Let it be thundered around the world that in tyrant-killing, king-hating, people-loving, democratic, Christian America the seats of justice are filled with judges who hold their offices under an open and palpable bribe, and are bound, in deciding the case of a man's liberty, to hear only his accusers!

In glaring violation of justice, in shameless disregard of the forms of administering law, in cunning arrangement to entrap the defenceless, and in diabolical intent this Fugitive Slave Law stands alone in the annals of tyrannical legislation. I doubt if there be another nation on the globe having the brass and the baseness to put such a law on the statute-book. If any man in this assembly thinks differently from me in this matter, and feels able to disprove my statements, I will gladly confront him at any suitable time and place he may select.

I take this law to be one of the grossest infringements of Christian Liberty, and, if the churches and ministers of our country were nor stupidly blind, or most wickedly indifferent, they, too, would so regard it.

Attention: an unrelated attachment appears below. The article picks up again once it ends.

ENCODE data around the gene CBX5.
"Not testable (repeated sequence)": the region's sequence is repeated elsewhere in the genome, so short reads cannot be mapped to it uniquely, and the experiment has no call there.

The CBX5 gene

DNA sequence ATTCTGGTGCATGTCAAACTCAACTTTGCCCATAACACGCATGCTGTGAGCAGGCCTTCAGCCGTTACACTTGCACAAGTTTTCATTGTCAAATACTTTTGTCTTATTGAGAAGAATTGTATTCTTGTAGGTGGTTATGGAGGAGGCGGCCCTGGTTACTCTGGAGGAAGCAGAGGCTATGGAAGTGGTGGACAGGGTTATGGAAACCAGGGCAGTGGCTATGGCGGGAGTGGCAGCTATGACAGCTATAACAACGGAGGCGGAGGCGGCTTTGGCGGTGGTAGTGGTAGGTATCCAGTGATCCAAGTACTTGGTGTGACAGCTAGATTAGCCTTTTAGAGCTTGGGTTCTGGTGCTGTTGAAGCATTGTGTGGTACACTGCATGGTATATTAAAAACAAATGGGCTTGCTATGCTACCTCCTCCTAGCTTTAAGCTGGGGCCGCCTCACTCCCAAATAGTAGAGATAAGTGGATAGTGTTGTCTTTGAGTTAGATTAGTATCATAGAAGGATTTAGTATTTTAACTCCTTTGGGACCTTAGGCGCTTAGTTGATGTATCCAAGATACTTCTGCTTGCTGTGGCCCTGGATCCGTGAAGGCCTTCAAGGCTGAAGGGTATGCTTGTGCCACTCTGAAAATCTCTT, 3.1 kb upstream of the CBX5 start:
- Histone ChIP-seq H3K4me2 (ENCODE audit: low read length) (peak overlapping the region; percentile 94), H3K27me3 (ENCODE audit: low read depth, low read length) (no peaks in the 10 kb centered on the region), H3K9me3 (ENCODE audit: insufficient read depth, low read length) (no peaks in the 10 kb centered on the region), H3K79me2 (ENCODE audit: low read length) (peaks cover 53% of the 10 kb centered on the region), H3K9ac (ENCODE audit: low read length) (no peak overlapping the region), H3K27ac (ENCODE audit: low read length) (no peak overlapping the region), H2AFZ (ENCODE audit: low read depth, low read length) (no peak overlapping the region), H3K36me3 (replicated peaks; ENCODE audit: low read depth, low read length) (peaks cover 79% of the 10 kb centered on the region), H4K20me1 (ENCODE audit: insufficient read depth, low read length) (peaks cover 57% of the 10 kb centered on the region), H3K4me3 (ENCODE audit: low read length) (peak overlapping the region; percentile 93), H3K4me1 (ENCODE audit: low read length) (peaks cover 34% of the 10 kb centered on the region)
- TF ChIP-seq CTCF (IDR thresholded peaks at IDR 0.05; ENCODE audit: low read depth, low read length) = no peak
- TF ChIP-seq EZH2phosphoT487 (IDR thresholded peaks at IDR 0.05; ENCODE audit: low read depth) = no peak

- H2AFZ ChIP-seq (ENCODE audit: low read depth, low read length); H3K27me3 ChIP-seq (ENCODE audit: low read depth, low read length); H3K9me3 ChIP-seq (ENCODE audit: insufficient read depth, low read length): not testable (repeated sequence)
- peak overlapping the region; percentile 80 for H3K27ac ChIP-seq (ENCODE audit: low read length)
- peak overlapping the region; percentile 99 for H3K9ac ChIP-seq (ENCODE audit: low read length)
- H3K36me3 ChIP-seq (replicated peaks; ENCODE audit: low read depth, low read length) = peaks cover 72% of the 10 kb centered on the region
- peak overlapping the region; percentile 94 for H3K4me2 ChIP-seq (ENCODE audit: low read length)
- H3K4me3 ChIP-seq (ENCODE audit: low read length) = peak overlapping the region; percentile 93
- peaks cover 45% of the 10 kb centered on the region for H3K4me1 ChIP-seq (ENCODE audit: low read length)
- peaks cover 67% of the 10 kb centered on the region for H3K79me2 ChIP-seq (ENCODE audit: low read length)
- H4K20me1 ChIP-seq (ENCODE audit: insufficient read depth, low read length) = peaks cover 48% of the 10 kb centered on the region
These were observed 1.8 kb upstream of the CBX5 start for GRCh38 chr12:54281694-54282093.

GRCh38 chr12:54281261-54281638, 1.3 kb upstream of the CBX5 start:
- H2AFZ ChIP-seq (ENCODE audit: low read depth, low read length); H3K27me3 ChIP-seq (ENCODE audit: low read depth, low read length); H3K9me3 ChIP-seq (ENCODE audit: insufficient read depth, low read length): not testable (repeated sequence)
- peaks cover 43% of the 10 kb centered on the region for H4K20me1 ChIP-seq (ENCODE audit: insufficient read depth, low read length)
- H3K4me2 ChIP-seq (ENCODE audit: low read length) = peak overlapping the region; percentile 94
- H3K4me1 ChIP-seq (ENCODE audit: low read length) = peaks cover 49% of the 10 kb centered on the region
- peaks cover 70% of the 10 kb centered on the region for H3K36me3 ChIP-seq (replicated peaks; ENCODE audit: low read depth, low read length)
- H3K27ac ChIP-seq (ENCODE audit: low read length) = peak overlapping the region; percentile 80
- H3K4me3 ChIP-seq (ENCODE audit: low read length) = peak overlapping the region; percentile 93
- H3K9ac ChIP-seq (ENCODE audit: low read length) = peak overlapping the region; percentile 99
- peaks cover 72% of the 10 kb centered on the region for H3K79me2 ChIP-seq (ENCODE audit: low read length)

At the very moment that they are thanking God for the enjoyment of civil and religious liberty, and for the right to worship God according to the dictates of their own consciences, they are utterly silent in respect to a law which robs religion of its chief significance and makes it utterly worthless to a world lying in wickedness. Did this law concern the "mint, anise, and cummin"-abridge the right to sing psalms, to partake of the sacrament, or to engage in any of the ceremonies of religion, it would be smitten by the thunder of a thousand pulpits. A general shout would go up from the church demanding repeal, repeal, instant repeal!-And it would go hard with that politician who presumed to so licit the votes of the people without inscribing this motto on his banner. Further, if this demand were not complied with, another Scotland would be added to the history of religious liberty, and the stern old covenanters would be thrown into the shade. A John Knox would be seen at every church door and heard from every pulpit, and Fillmore would have no more quarter than was shown by Knox to the beautiful, but treacherous, Queen Mary of Scotland.